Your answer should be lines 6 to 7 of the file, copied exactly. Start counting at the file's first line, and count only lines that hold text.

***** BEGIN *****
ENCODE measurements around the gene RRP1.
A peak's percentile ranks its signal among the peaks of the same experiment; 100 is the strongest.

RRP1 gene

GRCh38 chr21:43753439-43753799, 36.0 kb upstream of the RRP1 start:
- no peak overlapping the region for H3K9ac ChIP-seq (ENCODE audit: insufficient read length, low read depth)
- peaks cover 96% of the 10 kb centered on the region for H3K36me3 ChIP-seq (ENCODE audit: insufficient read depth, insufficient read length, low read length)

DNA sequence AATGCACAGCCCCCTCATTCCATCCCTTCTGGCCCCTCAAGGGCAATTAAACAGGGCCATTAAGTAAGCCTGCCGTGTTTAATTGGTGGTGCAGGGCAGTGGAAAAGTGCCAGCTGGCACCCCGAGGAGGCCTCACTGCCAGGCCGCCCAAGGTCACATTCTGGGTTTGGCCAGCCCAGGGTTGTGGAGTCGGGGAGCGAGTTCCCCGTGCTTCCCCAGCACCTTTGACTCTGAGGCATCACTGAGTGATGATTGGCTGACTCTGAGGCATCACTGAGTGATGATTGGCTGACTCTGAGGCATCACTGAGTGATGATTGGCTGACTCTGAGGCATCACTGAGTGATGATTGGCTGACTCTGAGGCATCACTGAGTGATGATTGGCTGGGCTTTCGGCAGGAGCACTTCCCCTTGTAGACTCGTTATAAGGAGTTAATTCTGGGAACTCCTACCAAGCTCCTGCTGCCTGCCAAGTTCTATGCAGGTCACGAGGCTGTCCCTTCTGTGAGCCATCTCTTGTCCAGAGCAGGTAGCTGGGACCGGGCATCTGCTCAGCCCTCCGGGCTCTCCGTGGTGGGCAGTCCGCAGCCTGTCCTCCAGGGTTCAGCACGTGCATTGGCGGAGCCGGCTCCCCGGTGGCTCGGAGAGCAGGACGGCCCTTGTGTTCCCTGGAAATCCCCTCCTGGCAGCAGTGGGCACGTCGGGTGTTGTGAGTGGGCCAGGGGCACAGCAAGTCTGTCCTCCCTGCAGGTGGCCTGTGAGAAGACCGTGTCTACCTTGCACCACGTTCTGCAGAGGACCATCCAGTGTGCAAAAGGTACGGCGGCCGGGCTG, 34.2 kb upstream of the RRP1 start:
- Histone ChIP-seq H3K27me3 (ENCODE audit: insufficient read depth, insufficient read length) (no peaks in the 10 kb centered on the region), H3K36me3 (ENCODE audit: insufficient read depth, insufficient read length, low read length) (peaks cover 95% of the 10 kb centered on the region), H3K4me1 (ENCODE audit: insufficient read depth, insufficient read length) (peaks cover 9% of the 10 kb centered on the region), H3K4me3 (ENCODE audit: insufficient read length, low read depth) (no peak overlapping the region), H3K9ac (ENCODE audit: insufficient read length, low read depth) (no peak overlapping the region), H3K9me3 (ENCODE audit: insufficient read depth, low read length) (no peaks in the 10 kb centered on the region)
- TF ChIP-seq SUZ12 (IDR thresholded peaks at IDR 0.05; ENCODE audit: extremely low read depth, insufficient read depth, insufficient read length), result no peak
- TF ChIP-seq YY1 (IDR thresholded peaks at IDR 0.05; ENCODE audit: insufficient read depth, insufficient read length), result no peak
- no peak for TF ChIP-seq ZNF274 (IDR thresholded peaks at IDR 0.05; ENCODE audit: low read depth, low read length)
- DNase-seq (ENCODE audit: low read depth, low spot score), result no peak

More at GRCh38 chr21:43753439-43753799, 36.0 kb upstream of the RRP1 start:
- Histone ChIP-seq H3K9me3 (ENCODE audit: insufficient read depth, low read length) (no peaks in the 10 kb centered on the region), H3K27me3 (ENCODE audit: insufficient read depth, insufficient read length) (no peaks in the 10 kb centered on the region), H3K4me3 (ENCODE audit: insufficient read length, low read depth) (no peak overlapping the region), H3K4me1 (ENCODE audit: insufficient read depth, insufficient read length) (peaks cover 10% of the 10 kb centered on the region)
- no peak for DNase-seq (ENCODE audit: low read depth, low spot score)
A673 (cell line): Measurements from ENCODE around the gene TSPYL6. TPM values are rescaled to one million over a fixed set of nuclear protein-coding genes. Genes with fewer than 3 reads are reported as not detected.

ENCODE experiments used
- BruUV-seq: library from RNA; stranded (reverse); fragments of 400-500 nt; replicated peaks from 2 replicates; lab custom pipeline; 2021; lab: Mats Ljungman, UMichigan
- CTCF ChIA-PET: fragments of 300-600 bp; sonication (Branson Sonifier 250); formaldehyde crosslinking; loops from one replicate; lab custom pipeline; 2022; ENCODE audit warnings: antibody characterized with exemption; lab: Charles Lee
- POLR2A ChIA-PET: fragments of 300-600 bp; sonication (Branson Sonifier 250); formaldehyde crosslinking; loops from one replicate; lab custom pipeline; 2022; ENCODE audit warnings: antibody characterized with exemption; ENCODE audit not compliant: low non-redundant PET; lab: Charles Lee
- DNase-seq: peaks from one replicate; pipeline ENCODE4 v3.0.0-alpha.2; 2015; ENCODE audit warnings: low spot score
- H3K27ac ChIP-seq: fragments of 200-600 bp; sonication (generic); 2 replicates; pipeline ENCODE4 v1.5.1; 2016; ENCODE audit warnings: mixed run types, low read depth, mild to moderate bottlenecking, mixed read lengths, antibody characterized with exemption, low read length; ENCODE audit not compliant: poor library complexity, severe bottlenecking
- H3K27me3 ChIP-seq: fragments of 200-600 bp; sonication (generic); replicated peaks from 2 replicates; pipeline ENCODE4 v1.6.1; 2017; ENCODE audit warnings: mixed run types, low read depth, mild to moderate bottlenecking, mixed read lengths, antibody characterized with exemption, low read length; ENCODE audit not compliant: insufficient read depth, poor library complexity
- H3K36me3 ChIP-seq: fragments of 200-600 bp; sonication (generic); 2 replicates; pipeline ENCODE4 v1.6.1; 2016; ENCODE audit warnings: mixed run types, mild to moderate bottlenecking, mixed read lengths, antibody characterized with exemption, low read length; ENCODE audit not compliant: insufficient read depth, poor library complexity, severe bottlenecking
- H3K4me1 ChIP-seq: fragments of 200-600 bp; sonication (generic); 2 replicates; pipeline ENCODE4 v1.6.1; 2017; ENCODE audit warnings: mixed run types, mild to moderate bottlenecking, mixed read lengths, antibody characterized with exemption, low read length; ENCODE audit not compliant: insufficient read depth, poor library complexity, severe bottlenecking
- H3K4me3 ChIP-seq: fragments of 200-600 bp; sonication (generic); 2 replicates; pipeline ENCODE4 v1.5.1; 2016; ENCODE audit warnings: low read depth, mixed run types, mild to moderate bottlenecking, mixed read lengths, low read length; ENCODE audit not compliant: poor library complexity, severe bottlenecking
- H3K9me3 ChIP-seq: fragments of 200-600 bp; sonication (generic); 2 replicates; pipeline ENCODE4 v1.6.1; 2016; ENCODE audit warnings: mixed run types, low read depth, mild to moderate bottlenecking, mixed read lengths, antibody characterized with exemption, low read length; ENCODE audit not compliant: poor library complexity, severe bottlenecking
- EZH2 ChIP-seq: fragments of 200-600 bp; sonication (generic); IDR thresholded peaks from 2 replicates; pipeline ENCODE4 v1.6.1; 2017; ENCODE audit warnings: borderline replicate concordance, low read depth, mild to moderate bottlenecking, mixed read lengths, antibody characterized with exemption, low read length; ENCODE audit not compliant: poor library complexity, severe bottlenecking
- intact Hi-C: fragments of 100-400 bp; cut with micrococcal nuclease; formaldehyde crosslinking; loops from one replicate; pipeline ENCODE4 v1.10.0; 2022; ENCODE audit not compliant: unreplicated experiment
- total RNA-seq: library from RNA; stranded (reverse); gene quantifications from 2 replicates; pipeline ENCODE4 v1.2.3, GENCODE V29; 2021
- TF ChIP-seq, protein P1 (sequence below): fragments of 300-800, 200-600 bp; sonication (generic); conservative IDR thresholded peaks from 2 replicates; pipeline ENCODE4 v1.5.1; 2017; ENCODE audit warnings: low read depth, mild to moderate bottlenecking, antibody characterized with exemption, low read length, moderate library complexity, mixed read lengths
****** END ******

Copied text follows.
- peaks cover 96% of the 10 kb centered on the region for H3K36me3 ChIP-seq (ENCODE audit: insufficient read depth, insufficient read length, low read length)

DNA sequence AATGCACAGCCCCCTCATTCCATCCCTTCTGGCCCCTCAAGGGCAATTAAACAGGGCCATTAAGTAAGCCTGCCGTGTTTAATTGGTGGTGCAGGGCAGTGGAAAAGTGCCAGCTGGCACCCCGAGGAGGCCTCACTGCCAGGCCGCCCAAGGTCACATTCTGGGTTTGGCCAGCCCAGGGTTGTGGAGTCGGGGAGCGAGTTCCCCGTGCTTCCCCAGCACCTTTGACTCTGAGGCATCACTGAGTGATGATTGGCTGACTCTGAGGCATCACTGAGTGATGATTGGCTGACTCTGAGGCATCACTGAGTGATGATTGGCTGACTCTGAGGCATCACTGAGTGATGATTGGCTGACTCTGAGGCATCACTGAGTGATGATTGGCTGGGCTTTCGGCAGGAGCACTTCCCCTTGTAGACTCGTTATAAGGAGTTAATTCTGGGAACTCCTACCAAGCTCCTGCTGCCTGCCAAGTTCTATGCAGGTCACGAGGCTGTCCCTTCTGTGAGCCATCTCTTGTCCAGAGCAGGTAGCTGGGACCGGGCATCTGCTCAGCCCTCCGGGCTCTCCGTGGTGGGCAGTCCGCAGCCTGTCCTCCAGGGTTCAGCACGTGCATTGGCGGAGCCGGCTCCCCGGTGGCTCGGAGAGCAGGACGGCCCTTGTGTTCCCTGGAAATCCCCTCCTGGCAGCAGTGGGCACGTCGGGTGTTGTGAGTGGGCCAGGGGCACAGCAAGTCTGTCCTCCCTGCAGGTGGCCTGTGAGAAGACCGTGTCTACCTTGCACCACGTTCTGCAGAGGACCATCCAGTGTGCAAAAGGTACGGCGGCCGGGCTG, 34.2 kb upstream of the RRP1 start: